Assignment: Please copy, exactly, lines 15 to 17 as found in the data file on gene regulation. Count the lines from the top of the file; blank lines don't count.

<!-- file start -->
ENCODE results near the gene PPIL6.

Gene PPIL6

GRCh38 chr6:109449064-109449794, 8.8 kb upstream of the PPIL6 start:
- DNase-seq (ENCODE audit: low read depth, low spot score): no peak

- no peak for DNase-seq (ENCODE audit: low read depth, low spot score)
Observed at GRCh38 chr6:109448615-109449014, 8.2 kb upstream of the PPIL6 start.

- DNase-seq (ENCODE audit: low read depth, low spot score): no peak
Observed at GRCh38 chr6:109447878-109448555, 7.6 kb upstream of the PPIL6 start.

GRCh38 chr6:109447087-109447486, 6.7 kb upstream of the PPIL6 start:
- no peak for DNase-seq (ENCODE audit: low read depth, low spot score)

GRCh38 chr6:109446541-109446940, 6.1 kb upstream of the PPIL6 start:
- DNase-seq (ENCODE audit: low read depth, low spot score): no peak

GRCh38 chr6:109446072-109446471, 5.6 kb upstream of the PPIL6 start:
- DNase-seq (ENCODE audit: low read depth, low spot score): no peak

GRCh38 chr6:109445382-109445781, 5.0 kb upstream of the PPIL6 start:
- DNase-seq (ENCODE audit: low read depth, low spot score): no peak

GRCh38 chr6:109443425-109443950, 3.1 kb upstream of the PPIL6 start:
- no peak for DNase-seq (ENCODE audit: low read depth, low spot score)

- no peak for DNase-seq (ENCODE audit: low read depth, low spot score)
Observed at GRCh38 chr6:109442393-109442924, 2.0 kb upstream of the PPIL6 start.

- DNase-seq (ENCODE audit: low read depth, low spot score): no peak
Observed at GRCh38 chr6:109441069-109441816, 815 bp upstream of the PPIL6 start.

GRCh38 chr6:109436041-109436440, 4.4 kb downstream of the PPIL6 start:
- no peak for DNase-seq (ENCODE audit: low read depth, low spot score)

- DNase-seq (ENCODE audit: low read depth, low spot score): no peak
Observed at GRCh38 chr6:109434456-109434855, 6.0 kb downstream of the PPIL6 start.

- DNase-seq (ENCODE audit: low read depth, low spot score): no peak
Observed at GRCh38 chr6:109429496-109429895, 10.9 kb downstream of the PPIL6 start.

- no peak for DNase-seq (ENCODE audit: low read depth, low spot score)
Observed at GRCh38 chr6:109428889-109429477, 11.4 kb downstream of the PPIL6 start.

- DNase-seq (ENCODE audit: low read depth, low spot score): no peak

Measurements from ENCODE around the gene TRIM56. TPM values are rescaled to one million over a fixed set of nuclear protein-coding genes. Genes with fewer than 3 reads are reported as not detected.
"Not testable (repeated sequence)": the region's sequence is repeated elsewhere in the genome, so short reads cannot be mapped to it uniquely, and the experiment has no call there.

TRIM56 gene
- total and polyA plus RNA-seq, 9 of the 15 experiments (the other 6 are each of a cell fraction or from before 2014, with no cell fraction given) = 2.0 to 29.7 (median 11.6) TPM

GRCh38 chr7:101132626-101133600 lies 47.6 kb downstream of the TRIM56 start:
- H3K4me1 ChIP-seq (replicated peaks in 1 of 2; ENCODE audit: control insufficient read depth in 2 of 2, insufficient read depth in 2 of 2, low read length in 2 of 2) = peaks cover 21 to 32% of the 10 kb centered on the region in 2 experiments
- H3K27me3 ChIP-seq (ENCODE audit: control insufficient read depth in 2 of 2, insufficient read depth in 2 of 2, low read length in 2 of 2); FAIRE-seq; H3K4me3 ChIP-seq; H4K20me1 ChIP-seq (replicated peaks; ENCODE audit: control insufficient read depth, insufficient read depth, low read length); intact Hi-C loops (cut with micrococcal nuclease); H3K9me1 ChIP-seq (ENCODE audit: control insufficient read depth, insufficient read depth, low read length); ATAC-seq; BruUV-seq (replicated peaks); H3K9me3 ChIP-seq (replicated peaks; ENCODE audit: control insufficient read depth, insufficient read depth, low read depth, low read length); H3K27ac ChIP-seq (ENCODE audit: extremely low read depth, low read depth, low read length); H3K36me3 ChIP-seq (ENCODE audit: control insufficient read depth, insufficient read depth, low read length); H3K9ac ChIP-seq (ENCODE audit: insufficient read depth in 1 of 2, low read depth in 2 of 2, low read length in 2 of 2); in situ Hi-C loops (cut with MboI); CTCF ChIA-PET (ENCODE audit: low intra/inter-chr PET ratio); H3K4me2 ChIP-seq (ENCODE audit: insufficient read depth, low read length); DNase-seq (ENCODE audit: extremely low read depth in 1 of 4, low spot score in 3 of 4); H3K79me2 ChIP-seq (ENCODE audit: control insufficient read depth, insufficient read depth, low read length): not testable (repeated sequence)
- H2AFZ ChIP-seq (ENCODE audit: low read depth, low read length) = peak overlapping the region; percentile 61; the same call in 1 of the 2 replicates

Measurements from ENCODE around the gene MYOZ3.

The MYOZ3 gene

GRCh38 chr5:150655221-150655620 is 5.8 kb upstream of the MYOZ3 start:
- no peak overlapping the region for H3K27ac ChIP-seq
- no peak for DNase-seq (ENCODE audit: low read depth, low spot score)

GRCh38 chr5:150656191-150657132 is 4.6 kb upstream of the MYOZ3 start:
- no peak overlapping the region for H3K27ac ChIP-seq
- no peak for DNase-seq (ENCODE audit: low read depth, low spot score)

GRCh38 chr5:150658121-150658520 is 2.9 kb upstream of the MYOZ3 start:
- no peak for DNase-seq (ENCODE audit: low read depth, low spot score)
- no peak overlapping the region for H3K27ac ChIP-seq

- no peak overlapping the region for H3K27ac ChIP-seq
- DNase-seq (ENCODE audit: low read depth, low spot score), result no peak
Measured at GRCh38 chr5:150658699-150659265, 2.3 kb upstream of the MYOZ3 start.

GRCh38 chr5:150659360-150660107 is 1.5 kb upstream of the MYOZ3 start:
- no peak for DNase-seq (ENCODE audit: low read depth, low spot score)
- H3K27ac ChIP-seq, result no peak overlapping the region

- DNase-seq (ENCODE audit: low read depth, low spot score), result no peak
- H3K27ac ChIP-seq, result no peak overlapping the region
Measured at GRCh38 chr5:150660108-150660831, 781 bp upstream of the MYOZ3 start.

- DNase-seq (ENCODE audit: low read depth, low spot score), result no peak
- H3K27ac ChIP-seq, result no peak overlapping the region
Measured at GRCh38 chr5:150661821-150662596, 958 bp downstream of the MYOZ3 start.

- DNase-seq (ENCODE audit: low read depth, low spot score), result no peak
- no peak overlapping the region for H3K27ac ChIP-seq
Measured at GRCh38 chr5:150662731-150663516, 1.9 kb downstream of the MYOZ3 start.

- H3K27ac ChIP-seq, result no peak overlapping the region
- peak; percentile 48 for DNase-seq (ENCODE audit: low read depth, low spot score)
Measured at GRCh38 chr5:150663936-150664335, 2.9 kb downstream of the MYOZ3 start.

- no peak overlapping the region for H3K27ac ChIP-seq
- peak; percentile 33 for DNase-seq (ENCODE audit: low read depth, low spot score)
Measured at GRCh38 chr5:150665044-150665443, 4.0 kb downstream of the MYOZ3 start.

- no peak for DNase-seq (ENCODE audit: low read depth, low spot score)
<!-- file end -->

GRCh38 chr6:109445382-109445781, 5.0 kb upstream of the PPIL6 start:
- DNase-seq (ENCODE audit: low read depth, low spot score): no peak

GRCh38 chr6:109443425-109443950, 3.1 kb upstream of the PPIL6 start: